All posts filed under: Small Books

“Iago’s Curse” and other poems by Liza McAlister Williams

September Tenth, 2001   Outside the store, at the sidewalk sale, the breeze lifts each dress again as the shop girl tries to smoothen them: musses the chic brown challis pleats, ruffles the flamestitch voile whose turquoise and chartreuse V’s seem borrowed from another day. Sun, when it shines on this scene, is playful, peeping between steely clouds whose sky business does not admit playfulness. The baking, lazy summer’s over – the long summer when the towers that are about to fall amidst us in ruins have so far felt and withstood only the earliest tremors of their collapse.   Serenade (after Kevin Young) Rain popping on the air conditioner like hail on a tin roof like a handful of pebbles against a window like the pinging of a car engine cooling off – you can make a story to explain being alone again on a drenching night: a hobo curled in the hay of another anonymous barn a virgin with cold feet ignoring the signal to elope a travelling salesman out of gas in …

‘The Last Fire’ and other Poems by Helen Harrison

CROSSROADS   Nineteen forty-five was like that Free-wheeling to the crossroads; Fifteen miles later; her own birth-place; Travelling was the best part, the wind at her back, A greeting ahead. News from home….   Roaming the familiar lanes, sisters Continuous chatter; away from the Clatter of feeding hungry hens, pigs and Cows. She could roam without children, For a day: To pause for some rest.   A small slip of time away from the chores That shaped her life. No sooner had the Ceili begun, it was time for the door: among Promises to write, feeling satisfied to have rested Those tired limbs. She’d set off, her frame;   Feeling heavier, cycling up hills, the thrill Of the annual visit finished; her spirit slightly Diminished, yet younger. She’d relay through letters, How when she got back to the crossroads….the First thing she’d hear; to spoil her wonder   Were her pigs squealing with the hunger..   PASSING SUNSETS   Evening, and there is nothing To tempt me indoors.   Warmed from a day spent in …

“The Dream Clock” and other visual poetry by Susan Connolly

Susan Connolly’s first collection of poetry For the Stranger was published by the Dedalus Press in 1993. She was awarded the Patrick and Katherine Kavanagh Fellowship in Poetry in 2001. Her second collection Forest Music was published by Shearsman Books in 2009. Shearsman published her chapbook The Sun-Artist: a book of pattern poems in 2013. She lives in Drogheda, Co. Louth.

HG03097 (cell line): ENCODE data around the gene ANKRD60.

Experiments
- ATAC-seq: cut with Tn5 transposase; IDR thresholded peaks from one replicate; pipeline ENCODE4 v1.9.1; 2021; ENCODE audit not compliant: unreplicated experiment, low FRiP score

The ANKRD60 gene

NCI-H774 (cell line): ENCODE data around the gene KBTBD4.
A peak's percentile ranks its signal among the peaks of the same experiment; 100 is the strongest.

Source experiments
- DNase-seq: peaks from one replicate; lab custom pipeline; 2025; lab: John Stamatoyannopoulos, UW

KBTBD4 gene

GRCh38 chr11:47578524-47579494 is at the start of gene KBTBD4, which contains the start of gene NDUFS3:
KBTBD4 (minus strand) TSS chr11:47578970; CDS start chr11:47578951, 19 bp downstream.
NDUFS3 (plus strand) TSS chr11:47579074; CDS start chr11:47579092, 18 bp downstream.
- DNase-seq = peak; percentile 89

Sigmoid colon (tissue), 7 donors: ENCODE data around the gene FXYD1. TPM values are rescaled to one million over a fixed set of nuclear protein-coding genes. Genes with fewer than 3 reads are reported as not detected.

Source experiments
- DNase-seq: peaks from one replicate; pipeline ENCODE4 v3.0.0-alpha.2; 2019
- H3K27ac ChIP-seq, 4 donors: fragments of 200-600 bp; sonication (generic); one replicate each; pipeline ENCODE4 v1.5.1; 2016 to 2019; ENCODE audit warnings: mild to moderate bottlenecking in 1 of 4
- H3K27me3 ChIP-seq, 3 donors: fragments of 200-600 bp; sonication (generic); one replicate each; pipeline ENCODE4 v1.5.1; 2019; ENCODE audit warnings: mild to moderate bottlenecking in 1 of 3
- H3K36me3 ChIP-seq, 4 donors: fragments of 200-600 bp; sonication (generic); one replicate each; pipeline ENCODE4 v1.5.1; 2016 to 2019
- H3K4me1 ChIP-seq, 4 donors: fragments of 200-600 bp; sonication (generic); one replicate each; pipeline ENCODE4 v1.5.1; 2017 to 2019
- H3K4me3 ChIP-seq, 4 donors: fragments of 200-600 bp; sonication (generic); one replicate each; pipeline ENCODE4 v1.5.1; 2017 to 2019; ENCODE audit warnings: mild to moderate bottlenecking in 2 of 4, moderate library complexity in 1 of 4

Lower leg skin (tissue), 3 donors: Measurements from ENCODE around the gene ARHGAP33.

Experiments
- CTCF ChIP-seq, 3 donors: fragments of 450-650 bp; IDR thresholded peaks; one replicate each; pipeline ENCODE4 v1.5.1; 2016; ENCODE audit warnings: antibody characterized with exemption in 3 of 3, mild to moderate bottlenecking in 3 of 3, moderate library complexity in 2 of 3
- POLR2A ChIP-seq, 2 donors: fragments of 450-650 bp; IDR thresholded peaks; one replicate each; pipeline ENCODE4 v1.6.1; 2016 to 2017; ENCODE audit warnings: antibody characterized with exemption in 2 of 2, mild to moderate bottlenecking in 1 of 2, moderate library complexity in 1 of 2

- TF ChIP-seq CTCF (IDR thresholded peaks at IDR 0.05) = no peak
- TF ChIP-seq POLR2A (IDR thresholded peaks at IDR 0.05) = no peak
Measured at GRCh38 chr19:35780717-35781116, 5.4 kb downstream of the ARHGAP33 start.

What Kind of Love Leaves a Cunt-scar? by Chris Murray

What Kind of Love Leaves a Cunt-scar ? the bee-sting I arise to close the heavy window against cold fog and her woods are littered with little death of sucked out corpses and dessicate(d) fruit flies and I feel the scar snaking ridged against and spider scatters into her charnel house fast-as-light and her webs are an ocean of exoskeletons   © Chris Murray, a version if this poem appeared in And Agamemnon Dead: An Anthology Of Early Twenty First Century Irish Poetry.The official launch of the anthology will be take place in Skerries, Ireland on the 23rd May during the Donkey Shots, Skerries First International Avant Garde Poetry Festival Christine Murray is a graduate of Art History and English Literature (UCD, Belfield, Dublin 4). She is a City and Guilds qualified restoration stonecutter (OPW). Her chapbook Three Red Things was published by Smithereens Press in June 2013. A collection of poems Cycles was published by Lapwing Press in Autumn 2013 . A dark tale The Blind was published by Oneiros Books late in 2013. Her …

‘Crystal Clear’ and other poems by Eileen T O’Neill

Crystal Clear   She sits alone within her own cocoon, Shrouded from her entire surroundings. Eyes stare without seeing today’s world, The sound of talking is silent in her mind. Her crystal lamp is abandoned from care, All belongings are deserted from attention. Her perspective is internally facing forever, Her gaze is transparent in its sad emptiness. This journey is taken in isolation and alone, Farewells too late as her departure had gone. Her dementia deteriorated in a sneaky fashion, Only memories enliven her past participation.   © Copyright Eileen T O’Neill 20/02/2015   Solitude’s Soliloquy   Loneliness is an outpost endured, Alone in isolation bereft of friends. A far flung niche deserted in tundra, Or lost in the coldness of city living. It shrouds demeanour and self-belief, Belonging is seemingly for all others. Unattached except for wishful dreaming, Solitude does not placate a lonely mind. Seclusion is at times a necessity of desire, Its calmness affords tranquillity to muse. Reflections gaze and ponder their silences, In this solitudinous mode one draws breaths. A soliloquy …